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The great and the good have solid legal protection on much of the Continent.
Politicians in democracies are supposed to have thick skins — but those of a more fragile disposition (as well as some royals) have laws protecting them from brickbats in a host of European countries.
A Polish writer is facing charges for calling President Andrzej Duda a “moron” — one of a series of such cases in Poland in recent days. Miscreants can get up to three years in prison, although such charges usually result in terms of community service.
While such cases are not infrequent in Poland, they are vanishingly rare in most other European countries, which doesn’t mean that such laws aren’t on the statute books. Many European countries still havespecial laws in place that protect national symbols, state officials, heads of state or even the presidents of foreign countries from insults.
The International Press Institute collates them in a database. Here’s the legal situation:
Offending the king is a crime under an 1847 law that has a penalty of up to three years in prison. Those aiming lower down the royal family tree only face a maximum of two years in prison.
Flemish nationalists have made multiple attempts to revoke the law, which has only been applied once — a 2007 case of a man sent to prison for accusing King Albert II of sexual crimes against children.
Defaming the king or the head of government can cost offenders up to four years in prison, according to Article 115 of the Danish criminal code. And if someone insults the queen, the queen’s mother, or the heir, they can be sent to prison for up to three years.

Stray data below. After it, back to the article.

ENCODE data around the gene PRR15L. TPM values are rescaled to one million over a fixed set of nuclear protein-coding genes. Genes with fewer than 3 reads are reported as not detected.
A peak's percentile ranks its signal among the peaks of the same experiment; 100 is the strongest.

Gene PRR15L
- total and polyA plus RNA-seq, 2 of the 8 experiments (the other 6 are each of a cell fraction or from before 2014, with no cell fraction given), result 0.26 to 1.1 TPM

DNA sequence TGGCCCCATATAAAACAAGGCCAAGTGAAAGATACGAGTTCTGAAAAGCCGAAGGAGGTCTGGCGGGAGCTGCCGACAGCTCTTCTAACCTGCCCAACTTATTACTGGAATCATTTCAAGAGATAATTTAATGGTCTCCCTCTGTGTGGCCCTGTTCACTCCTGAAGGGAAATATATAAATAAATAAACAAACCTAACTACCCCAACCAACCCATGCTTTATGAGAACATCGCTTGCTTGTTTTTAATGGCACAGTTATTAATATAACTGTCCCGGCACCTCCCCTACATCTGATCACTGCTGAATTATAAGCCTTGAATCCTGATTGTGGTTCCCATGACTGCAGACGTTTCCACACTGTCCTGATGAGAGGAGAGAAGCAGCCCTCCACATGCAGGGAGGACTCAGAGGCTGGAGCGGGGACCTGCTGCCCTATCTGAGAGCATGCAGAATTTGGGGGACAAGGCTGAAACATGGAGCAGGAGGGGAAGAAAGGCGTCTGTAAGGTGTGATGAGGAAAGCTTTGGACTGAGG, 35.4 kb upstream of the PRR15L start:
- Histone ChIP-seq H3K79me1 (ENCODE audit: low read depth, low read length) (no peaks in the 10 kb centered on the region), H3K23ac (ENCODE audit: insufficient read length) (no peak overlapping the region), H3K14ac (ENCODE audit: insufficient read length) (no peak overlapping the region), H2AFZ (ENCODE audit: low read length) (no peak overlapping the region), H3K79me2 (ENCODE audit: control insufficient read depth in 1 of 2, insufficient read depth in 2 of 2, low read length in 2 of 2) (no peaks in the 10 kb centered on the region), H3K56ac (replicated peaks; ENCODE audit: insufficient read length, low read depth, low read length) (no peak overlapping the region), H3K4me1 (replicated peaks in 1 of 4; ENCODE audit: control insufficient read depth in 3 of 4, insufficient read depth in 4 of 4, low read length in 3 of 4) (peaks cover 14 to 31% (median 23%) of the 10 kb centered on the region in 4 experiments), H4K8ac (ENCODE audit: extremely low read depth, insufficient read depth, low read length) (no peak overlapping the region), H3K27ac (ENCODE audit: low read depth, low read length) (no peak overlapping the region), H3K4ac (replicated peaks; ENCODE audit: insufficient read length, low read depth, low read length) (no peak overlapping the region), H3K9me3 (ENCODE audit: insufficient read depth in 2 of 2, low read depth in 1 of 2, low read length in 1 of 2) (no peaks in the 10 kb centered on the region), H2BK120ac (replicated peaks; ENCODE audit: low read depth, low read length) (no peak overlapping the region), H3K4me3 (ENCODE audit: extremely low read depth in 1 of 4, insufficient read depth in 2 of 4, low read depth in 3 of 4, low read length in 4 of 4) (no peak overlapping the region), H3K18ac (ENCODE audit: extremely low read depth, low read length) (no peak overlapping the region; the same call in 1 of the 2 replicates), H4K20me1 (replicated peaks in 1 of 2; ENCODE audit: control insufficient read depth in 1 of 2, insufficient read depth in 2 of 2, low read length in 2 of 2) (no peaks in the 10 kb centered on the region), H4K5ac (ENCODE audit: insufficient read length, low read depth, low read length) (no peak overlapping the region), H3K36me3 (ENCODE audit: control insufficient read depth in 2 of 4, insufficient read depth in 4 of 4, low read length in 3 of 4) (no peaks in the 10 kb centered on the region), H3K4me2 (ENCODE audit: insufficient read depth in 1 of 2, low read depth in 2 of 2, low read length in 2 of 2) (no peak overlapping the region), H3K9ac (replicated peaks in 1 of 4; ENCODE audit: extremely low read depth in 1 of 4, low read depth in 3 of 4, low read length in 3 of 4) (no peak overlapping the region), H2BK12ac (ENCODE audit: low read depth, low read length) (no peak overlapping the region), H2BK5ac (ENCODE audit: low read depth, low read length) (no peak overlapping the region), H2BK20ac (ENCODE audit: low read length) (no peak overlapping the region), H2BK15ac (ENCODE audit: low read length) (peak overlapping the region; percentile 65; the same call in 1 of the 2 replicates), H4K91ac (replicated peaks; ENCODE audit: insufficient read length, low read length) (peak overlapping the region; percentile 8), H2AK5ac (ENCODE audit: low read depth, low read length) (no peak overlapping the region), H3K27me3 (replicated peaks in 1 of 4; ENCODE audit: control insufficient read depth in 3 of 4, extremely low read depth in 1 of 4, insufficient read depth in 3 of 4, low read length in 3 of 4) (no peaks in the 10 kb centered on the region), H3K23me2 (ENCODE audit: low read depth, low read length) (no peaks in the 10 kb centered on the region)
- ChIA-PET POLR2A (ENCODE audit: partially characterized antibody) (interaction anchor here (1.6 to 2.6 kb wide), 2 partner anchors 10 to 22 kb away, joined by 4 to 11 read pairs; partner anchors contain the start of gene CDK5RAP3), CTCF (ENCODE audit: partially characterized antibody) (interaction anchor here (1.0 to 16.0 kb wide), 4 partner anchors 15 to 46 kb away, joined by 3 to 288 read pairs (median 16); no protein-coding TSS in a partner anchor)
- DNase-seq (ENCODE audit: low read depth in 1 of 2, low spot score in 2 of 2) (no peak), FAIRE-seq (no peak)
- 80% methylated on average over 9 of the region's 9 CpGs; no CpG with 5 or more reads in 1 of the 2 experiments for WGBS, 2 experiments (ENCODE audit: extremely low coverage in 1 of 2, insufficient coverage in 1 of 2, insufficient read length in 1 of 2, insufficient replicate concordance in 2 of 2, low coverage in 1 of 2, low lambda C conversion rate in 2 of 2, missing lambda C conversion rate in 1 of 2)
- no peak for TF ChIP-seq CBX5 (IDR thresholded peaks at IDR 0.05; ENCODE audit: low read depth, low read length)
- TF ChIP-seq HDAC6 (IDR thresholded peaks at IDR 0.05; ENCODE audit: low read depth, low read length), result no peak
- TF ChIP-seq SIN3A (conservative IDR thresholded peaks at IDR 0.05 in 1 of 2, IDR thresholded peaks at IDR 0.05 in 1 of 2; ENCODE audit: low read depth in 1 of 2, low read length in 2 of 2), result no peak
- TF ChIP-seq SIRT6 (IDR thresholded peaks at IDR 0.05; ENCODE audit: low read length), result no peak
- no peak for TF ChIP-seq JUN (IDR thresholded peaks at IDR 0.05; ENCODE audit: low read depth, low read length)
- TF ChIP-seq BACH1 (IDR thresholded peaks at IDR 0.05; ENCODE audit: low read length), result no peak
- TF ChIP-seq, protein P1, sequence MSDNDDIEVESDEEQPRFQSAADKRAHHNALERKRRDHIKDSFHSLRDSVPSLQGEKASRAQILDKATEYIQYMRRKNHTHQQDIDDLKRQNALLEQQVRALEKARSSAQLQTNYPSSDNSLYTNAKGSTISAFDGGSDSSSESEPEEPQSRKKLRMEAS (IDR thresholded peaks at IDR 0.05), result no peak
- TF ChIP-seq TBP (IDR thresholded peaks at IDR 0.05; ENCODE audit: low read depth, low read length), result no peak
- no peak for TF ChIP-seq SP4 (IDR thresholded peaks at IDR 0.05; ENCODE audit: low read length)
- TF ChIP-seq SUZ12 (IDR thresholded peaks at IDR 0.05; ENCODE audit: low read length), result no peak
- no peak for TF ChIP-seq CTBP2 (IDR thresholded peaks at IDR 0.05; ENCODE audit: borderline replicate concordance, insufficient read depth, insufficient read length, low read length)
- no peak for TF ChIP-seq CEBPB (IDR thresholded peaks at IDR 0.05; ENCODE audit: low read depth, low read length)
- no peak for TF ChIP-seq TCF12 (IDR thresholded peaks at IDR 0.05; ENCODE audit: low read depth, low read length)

Greenpeace activists were charged under the law for their actions at a royal dinner at the 2011 Copenhagen COP15 climate summit.
France got rid of its law criminalizing offending the president in 2013, but it added the president to the list of state officials receiving special protection from defamation, with a potential fine of €45,000 for offenders.
But Germany only decriminalized insulting foreign presidents. Disparaging the German president remains a crime, and doing so publicly or through the media can cost from three months to five years in prison.
Article 101 of the Icelandic Criminal Code penalizes defaming or insulting the president or someone exercising presidential powers with penalties up to twice as severe as those for normal people — up to four years in prison. If an insult or defamation is directed against the “president’s closest relatives in such a way as may be considered to be directed against his or her home, the punishment may be increased by the addition of up to one half again.”
Anyone “offending the honor and prestige of the President of Italy” can land in prison from one to five years, the Italian Criminal Code says. Defamation committed by the press is also an offense under the press law and can lead to imprisonment of up to six years.
Earlier this month, the Italian police searched several homes in a probe into derogatory messages and insults received by President Sergio Mattarella.
Intentional defamation or insult of the king is punished with imprisonment of up to one year. It’s also illegal to distribute material that insults the king or the royal family.
Insulting the head of state can result in a three-year prison sentence. Poland also protects the flag, the country and religious feelings from insult.
Insulting or defaming the president can cost up to three months in prison or a fine. The punishment increases if the insult is in the media, with a prison term ranging from six months to three years and possible fines.
Defamation, insults, slander, calumny or malicious false accusations of crime against the Slovenian president is a criminal offense. Offenders can face a fine or imprisonment of up to one year, according to the Slovenian Criminal Code.
Anyone who “commits slander or defamation against the King or any of his ascendants or descendants, the Queen Consort or the Queen’s Consort, the Regent or any member of the Regency, or the Heir to the Throne” can be sent to prison for six months to two years if the offense is deemed serious. Alternatively, they can face a fine.
In February, the arrest of a rapper accused of insulting the Spanish police and the monarchy on Twitter sparked an outcry.
Under the Swedish Criminal Code, anyone insulting or committing defamation against the king of Sweden or any member of the royal family can be sent to prison for up to four years, or even six if the act is considered particularly severe.